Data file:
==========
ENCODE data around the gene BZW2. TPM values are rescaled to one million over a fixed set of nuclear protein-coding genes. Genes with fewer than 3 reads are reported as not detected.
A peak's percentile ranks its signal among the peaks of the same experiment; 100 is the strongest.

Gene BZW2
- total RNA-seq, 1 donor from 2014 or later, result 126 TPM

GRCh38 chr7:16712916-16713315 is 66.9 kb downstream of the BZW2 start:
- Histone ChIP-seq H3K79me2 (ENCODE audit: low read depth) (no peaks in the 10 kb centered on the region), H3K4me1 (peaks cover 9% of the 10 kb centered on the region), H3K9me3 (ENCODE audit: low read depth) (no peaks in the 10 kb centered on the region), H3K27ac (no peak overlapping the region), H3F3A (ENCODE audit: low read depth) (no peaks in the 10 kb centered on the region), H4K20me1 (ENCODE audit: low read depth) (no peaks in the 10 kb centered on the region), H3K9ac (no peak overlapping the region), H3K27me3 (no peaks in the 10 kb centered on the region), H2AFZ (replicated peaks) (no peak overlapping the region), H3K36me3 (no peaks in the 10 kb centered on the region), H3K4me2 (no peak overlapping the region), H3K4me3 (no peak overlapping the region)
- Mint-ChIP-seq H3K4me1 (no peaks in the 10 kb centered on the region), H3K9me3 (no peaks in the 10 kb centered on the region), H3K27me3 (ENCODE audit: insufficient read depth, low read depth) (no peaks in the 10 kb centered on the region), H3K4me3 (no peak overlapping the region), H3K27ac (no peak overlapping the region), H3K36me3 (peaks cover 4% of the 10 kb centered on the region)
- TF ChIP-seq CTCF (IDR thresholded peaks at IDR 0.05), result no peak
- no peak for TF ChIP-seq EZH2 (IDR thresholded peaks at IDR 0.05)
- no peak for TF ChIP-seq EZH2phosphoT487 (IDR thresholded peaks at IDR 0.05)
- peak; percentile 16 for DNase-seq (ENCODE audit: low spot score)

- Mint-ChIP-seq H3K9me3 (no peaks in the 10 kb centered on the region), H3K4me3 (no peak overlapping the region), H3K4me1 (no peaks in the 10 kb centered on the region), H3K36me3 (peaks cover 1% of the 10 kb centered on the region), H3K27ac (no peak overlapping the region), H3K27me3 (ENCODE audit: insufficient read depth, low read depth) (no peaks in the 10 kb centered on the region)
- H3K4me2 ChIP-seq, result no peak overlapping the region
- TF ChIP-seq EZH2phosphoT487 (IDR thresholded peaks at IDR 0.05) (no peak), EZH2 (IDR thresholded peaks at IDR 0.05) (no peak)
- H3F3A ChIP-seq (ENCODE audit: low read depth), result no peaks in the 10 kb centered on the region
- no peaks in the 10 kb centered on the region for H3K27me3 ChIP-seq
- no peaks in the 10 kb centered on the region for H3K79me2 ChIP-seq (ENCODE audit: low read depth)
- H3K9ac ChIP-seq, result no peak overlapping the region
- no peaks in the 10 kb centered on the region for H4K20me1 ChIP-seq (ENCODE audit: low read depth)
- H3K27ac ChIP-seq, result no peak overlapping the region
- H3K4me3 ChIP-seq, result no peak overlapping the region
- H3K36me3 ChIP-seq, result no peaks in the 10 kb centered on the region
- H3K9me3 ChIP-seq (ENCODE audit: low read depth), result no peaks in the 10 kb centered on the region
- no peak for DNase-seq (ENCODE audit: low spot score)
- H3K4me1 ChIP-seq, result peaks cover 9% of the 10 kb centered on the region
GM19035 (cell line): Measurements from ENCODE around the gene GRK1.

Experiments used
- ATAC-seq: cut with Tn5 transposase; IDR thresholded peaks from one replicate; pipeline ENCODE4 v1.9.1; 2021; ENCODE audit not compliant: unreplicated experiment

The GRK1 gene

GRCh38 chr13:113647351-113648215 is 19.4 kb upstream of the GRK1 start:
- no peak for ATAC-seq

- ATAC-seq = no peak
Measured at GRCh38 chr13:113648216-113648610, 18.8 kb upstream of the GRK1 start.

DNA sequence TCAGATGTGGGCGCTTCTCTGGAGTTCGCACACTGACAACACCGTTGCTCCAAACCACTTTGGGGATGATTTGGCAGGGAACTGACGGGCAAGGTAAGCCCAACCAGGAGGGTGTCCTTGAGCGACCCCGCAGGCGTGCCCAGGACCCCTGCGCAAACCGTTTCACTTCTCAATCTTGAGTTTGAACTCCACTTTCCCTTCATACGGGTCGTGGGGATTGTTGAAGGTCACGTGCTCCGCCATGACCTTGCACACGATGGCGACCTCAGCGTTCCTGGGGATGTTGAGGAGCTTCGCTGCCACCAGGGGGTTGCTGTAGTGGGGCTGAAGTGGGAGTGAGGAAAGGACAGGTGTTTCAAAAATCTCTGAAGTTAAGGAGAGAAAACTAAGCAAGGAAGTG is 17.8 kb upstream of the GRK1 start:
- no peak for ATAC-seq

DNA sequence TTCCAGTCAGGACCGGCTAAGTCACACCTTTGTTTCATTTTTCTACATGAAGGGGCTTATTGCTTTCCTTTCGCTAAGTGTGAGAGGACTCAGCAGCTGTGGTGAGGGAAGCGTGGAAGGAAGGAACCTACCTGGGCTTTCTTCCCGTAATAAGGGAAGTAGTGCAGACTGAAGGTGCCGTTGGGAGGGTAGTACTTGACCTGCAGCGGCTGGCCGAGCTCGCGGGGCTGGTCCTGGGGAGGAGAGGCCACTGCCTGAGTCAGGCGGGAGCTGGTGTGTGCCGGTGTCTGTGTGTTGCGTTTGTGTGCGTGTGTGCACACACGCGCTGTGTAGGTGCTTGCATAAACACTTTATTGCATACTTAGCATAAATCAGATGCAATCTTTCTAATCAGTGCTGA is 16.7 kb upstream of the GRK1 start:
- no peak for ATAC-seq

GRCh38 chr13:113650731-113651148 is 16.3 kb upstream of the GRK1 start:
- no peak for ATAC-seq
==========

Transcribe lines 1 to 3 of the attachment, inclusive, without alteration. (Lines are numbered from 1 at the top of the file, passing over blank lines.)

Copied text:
ENCODE data around the gene BZW2. TPM values are rescaled to one million over a fixed set of nuclear protein-coding genes. Genes with fewer than 3 reads are reported as not detected.
A peak's percentile ranks its signal among the peaks of the same experiment; 100 is the strongest.

Gene BZW2